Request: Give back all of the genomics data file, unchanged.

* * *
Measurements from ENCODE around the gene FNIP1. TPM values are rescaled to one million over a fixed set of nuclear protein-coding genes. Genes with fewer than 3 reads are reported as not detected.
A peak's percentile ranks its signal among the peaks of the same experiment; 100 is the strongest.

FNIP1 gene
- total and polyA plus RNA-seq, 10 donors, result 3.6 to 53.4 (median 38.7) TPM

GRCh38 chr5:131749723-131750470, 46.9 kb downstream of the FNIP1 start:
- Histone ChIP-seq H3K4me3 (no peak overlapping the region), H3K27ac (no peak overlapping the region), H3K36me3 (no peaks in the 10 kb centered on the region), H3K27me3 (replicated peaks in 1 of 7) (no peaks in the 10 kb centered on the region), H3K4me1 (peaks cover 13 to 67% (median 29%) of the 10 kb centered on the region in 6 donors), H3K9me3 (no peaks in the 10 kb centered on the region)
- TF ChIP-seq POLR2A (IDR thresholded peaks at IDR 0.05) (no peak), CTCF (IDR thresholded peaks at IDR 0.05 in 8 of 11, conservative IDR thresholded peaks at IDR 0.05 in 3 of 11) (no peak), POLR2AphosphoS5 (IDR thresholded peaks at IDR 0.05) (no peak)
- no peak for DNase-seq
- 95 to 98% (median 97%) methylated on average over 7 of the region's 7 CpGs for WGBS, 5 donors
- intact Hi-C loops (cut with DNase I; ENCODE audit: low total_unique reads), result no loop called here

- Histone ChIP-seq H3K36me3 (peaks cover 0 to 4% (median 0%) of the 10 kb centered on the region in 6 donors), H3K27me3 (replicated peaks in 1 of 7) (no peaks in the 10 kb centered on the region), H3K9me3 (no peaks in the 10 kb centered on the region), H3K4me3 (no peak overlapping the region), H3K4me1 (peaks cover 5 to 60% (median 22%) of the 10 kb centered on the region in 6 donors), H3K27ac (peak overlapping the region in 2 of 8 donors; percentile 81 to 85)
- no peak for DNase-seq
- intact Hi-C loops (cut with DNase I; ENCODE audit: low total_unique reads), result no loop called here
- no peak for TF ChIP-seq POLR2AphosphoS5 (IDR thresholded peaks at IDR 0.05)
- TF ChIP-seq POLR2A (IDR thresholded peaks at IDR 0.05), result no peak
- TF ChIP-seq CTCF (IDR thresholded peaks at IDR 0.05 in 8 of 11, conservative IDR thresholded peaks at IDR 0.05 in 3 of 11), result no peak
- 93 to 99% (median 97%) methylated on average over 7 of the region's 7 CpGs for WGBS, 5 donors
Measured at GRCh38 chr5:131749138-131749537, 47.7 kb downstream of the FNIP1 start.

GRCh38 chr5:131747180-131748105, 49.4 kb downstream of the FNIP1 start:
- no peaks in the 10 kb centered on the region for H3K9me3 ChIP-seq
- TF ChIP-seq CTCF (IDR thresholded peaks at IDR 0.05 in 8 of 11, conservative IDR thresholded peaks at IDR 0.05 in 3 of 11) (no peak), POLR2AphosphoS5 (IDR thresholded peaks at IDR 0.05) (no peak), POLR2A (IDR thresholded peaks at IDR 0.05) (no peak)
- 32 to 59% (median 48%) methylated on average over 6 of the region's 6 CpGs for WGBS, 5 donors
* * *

Measurements from ENCODE around the gene FNIP1. TPM values are rescaled to one million over a fixed set of nuclear protein-coding genes. Genes with fewer than 3 reads are reported as not detected.
A peak's percentile ranks its signal among the peaks of the same experiment; 100 is the strongest.

FNIP1 gene
- total and polyA plus RNA-seq, 10 donors, result 3.6 to 53.4 (median 38.7) TPM

GRCh38 chr5:131749723-131750470, 46.9 kb downstream of the FNIP1 start:
- Histone ChIP-seq H3K4me3 (no peak overlapping the region), H3K27ac (no peak overlapping the region), H3K36me3 (no peaks in the 10 kb centered on the region), H3K27me3 (replicated peaks in 1 of 7) (no peaks in the 10 kb centered on the region), H3K4me1 (peaks cover 13 to 67% (median 29%) of the 10 kb centered on the region in 6 donors), H3K9me3 (no peaks in the 10 kb centered on the region)
- TF ChIP-seq POLR2A (IDR thresholded peaks at IDR 0.05) (no peak), CTCF (IDR thresholded peaks at IDR 0.05 in 8 of 11, conservative IDR thresholded peaks at IDR 0.05 in 3 of 11) (no peak), POLR2AphosphoS5 (IDR thresholded peaks at IDR 0.05) (no peak)
- no peak for DNase-seq
- 95 to 98% (median 97%) methylated on average over 7 of the region's 7 CpGs for WGBS, 5 donors
- intact Hi-C loops (cut with DNase I; ENCODE audit: low total_unique reads), result no loop called here

- Histone ChIP-seq H3K36me3 (peaks cover 0 to 4% (median 0%) of the 10 kb centered on the region in 6 donors), H3K27me3 (replicated peaks in 1 of 7) (no peaks in the 10 kb centered on the region), H3K9me3 (no peaks in the 10 kb centered on the region), H3K4me3 (no peak overlapping the region), H3K4me1 (peaks cover 5 to 60% (median 22%) of the 10 kb centered on the region in 6 donors), H3K27ac (peak overlapping the region in 2 of 8 donors; percentile 81 to 85)
- no peak for DNase-seq
- intact Hi-C loops (cut with DNase I; ENCODE audit: low total_unique reads), result no loop called here
- no peak for TF ChIP-seq POLR2AphosphoS5 (IDR thresholded peaks at IDR 0.05)
- TF ChIP-seq POLR2A (IDR thresholded peaks at IDR 0.05), result no peak
- TF ChIP-seq CTCF (IDR thresholded peaks at IDR 0.05 in 8 of 11, conservative IDR thresholded peaks at IDR 0.05 in 3 of 11), result no peak
- 93 to 99% (median 97%) methylated on average over 7 of the region's 7 CpGs for WGBS, 5 donors
Measured at GRCh38 chr5:131749138-131749537, 47.7 kb downstream of the FNIP1 start.

GRCh38 chr5:131747180-131748105, 49.4 kb downstream of the FNIP1 start:
- no peaks in the 10 kb centered on the region for H3K9me3 ChIP-seq
- TF ChIP-seq CTCF (IDR thresholded peaks at IDR 0.05 in 8 of 11, conservative IDR thresholded peaks at IDR 0.05 in 3 of 11) (no peak), POLR2AphosphoS5 (IDR thresholded peaks at IDR 0.05) (no peak), POLR2A (IDR thresholded peaks at IDR 0.05) (no peak)
- 32 to 59% (median 48%) methylated on average over 6 of the region's 6 CpGs for WGBS, 5 donors